The hospital was last inspected in August. (Photo Credits: Google Maps)

The Priory Hospital in Arnold has been judged as inadequate by The Care Quality Commission (CQC) following an unannounced inspection in August last year.

The service was placed in special measures following an inspection in March 2021 and remained in special measures following two further inspections in June 2021 and December 2021.

Following this latest inspection in August, the service will remain in special measures which means it will be closely monitored and re-inspected to assess whether improvements have been made.

If insufficient improvements are made, CQC will not hesitate to take further action.

Greg Rielly, CQC deputy director in the Midlands, said: “There was a lack of training for staff to support people with a personality disorder.

“The provider hadn’t met its aim of providing training for staff since our previous inspection.

“This meant that people didn’t receive a consistent approach from staff which had an impact on their care.”

“There was a lack of training for staff to support people with a personality disorder.”

Greg Rielly, CQC deputy director in the Midlands

Inspectors found that people’s privacy and dignity was not always protected.

This was primarily towards women who used the service where sanitary bins were not routinely available and led to women having to hand used items for sanitary use directly to staff.

Mr Rielly added: “We will continue to monitor the service closely and if sufficient improvements are not made and embedded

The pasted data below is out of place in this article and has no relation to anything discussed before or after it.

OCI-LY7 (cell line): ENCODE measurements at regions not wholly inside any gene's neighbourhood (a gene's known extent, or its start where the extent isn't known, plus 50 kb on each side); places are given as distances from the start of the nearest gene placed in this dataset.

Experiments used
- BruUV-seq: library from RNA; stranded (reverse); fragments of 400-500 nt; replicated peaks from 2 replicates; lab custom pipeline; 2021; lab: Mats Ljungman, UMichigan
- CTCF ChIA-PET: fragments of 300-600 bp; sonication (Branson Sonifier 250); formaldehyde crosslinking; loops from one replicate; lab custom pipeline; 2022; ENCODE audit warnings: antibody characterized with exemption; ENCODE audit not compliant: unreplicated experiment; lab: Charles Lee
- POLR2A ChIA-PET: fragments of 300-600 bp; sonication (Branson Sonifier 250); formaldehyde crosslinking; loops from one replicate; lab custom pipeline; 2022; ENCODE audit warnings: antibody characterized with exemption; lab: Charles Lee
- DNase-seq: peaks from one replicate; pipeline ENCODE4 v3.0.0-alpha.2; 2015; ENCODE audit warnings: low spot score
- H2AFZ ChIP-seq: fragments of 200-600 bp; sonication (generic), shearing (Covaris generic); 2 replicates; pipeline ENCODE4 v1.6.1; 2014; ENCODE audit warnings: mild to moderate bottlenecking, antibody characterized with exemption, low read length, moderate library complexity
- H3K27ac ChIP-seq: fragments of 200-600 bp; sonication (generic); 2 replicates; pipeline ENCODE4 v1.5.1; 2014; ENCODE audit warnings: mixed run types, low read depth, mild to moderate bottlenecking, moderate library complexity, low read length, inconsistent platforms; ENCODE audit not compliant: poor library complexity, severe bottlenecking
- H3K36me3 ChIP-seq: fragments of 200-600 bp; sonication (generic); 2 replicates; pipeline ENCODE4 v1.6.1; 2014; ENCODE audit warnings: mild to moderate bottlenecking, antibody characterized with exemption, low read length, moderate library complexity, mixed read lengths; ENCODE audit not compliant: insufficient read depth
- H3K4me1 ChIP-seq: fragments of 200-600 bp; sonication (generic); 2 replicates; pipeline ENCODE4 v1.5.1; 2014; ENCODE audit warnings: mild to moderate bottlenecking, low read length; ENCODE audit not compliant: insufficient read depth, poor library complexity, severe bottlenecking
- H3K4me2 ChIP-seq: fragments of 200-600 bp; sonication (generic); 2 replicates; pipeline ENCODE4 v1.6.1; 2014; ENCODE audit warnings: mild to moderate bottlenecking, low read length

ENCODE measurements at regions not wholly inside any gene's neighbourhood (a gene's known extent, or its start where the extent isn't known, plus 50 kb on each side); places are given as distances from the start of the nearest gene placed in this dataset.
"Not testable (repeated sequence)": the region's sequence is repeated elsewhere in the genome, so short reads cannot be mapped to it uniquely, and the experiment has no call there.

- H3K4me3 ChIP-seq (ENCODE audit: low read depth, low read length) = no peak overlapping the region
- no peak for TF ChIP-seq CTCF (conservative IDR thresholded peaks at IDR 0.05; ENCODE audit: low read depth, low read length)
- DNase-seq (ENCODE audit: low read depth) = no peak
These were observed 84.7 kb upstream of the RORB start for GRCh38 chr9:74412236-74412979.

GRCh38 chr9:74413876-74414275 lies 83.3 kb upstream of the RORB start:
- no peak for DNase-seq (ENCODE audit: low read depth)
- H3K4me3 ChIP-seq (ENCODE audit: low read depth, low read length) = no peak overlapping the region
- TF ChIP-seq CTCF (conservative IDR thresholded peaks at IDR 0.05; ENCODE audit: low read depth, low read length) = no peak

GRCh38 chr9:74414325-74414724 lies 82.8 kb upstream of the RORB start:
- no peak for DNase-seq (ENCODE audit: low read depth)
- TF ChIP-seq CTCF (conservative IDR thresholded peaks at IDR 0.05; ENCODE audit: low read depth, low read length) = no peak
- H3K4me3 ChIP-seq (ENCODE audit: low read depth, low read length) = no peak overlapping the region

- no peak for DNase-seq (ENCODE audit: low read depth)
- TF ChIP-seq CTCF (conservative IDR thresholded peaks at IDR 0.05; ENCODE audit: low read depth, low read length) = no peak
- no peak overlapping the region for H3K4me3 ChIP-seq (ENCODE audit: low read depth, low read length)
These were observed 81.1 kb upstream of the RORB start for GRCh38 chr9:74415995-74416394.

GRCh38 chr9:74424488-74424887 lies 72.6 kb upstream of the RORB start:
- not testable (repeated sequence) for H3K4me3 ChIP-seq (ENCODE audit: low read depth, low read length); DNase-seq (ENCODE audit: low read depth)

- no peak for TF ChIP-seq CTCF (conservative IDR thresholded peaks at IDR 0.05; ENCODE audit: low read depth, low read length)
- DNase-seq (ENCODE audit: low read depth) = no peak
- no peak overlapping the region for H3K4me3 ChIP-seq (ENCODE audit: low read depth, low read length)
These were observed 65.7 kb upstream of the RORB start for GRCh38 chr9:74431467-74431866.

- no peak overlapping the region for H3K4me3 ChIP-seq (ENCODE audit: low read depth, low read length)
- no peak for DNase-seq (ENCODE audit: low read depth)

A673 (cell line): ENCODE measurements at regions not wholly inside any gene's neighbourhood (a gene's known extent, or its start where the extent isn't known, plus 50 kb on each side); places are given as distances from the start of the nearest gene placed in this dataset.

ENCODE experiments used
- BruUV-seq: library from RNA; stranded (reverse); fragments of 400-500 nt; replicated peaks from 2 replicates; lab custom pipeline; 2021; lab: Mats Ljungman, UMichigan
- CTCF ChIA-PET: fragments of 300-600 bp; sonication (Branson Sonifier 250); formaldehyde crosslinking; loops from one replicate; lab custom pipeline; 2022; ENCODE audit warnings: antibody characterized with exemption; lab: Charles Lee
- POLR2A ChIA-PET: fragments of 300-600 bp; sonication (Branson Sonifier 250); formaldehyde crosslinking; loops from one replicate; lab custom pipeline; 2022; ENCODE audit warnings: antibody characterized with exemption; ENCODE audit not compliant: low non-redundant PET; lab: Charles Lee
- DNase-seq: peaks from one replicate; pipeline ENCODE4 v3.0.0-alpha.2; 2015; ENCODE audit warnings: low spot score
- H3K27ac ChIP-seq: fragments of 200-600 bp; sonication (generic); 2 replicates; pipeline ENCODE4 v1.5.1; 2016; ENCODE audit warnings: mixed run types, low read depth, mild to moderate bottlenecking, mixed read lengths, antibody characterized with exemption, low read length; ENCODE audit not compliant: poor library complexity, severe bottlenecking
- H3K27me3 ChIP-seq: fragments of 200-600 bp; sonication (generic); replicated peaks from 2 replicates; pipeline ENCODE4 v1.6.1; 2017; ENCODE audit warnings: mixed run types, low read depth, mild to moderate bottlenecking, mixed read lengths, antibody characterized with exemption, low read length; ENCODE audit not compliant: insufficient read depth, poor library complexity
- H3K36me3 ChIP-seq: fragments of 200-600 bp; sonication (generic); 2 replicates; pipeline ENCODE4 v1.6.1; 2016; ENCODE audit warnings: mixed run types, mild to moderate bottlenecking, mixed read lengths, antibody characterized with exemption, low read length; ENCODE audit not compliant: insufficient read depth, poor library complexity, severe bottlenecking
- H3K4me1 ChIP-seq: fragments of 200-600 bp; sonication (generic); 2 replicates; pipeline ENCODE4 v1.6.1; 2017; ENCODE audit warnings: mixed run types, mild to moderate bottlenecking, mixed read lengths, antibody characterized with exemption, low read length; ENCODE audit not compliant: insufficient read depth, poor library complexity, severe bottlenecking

“We will not hesitate to further use our enforcement powers to ensure people receive the safe and appropriate care they deserve.”

A Priory spokesman said: “We are obviously disappointed by this report, but since the inspection five months ago, we have worked extremely hard to implement a comprehensive action plan that addresses all areas raised with us by the CQC.”

Inspectors found:

  • There was not sufficient improvement to the safety of people since a previous inspection in February 2020, where the rating for safe has remained inadequate.
  • The governance processes and the way the service was consistently led did not always ensure that people remained safe.
  • The environment and furniture required improvement. People said that furniture was poor and not fit for purpose.
  • People said there was not enough to do and were bored. There were concerns about access to psychological therapies and that activities were not age appropriate.